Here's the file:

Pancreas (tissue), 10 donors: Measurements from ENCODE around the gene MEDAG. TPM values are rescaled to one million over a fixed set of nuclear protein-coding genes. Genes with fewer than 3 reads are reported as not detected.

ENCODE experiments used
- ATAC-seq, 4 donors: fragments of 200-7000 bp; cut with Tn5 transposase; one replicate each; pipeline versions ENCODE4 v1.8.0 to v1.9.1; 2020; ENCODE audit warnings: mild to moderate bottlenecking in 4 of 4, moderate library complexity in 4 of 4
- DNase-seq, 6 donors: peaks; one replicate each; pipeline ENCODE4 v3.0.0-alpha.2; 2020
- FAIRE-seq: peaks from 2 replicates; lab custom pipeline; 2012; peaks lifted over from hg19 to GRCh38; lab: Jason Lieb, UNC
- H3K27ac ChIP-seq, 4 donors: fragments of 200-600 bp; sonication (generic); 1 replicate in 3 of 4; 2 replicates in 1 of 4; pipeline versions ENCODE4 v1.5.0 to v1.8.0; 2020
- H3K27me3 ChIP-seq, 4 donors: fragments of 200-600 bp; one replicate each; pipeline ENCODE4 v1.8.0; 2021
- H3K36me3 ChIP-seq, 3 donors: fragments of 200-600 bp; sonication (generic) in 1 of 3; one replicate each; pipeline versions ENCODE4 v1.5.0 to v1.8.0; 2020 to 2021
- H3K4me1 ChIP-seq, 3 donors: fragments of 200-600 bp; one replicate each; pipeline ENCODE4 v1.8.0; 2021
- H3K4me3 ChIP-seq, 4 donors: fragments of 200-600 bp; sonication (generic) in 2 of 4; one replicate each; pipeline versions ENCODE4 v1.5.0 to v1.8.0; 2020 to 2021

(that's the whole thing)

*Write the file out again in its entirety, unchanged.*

Pancreas (tissue), 10 donors: Measurements from ENCODE around the gene MEDAG. TPM values are rescaled to one million over a fixed set of nuclear protein-coding genes. Genes with fewer than 3 reads are reported as not detected.

ENCODE experiments used
- ATAC-seq, 4 donors: fragments of 200-7000 bp; cut with Tn5 transposase; one replicate each; pipeline versions ENCODE4 v1.8.0 to v1.9.1; 2020; ENCODE audit warnings: mild to moderate bottlenecking in 4 of 4, moderate library complexity in 4 of 4
- DNase-seq, 6 donors: peaks; one replicate each; pipeline ENCODE4 v3.0.0-alpha.2; 2020
- FAIRE-seq: peaks from 2 replicates; lab custom pipeline; 2012; peaks lifted over from hg19 to GRCh38; lab: Jason Lieb, UNC
- H3K27ac ChIP-seq, 4 donors: fragments of 200-600 bp; sonication (generic); 1 replicate in 3 of 4; 2 replicates in 1 of 4; pipeline versions ENCODE4 v1.5.0 to v1.8.0; 2020
- H3K27me3 ChIP-seq, 4 donors: fragments of 200-600 bp; one replicate each; pipeline ENCODE4 v1.8.0; 2021
- H3K36me3 ChIP-seq, 3 donors: fragments of 200-600 bp; sonication (generic) in 1 of 3; one replicate each; pipeline versions ENCODE4 v1.5.0 to v1.8.0; 2020 to 2021
- H3K4me1 ChIP-seq, 3 donors: fragments of 200-600 bp; one replicate each; pipeline ENCODE4 v1.8.0; 2021
- H3K4me3 ChIP-seq, 4 donors: fragments of 200-600 bp; sonication (generic) in 2 of 4; one replicate each; pipeline versions ENCODE4 v1.5.0 to v1.8.0; 2020 to 2021